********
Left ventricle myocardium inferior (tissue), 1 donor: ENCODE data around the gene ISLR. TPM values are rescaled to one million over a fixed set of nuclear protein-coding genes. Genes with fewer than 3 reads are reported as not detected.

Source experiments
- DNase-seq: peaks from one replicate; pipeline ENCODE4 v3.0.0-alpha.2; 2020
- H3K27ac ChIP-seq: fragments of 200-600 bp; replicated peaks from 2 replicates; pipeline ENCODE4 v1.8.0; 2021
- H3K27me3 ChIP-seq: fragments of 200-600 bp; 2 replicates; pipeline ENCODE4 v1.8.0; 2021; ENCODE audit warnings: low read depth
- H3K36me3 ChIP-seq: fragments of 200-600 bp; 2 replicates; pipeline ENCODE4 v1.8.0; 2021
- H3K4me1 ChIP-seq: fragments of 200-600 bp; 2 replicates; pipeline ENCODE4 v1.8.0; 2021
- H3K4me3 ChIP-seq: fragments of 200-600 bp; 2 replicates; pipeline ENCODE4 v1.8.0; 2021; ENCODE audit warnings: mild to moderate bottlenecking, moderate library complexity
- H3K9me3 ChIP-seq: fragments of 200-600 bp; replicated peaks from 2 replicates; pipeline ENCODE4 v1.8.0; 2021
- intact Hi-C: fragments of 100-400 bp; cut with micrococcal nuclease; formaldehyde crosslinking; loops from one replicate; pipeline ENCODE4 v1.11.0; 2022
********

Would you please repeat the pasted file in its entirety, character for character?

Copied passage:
Left ventricle myocardium inferior (tissue), 1 donor: ENCODE data around the gene ISLR. TPM values are rescaled to one million over a fixed set of nuclear protein-coding genes. Genes with fewer than 3 reads are reported as not detected.

Source experiments
- DNase-seq: peaks from one replicate; pipeline ENCODE4 v3.0.0-alpha.2; 2020
- H3K27ac ChIP-seq: fragments of 200-600 bp; replicated peaks from 2 replicates; pipeline ENCODE4 v1.8.0; 2021
- H3K27me3 ChIP-seq: fragments of 200-600 bp; 2 replicates; pipeline ENCODE4 v1.8.0; 2021; ENCODE audit warnings: low read depth
- H3K36me3 ChIP-seq: fragments of 200-600 bp; 2 replicates; pipeline ENCODE4 v1.8.0; 2021
- H3K4me1 ChIP-seq: fragments of 200-600 bp; 2 replicates; pipeline ENCODE4 v1.8.0; 2021
- H3K4me3 ChIP-seq: fragments of 200-600 bp; 2 replicates; pipeline ENCODE4 v1.8.0; 2021; ENCODE audit warnings: mild to moderate bottlenecking, moderate library complexity
- H3K9me3 ChIP-seq: fragments of 200-600 bp; replicated peaks from 2 replicates; pipeline ENCODE4 v1.8.0; 2021
- intact Hi-C: fragments of 100-400 bp; cut with micrococcal nuclease; formaldehyde crosslinking; loops from one replicate; pipeline ENCODE4 v1.11.0; 2022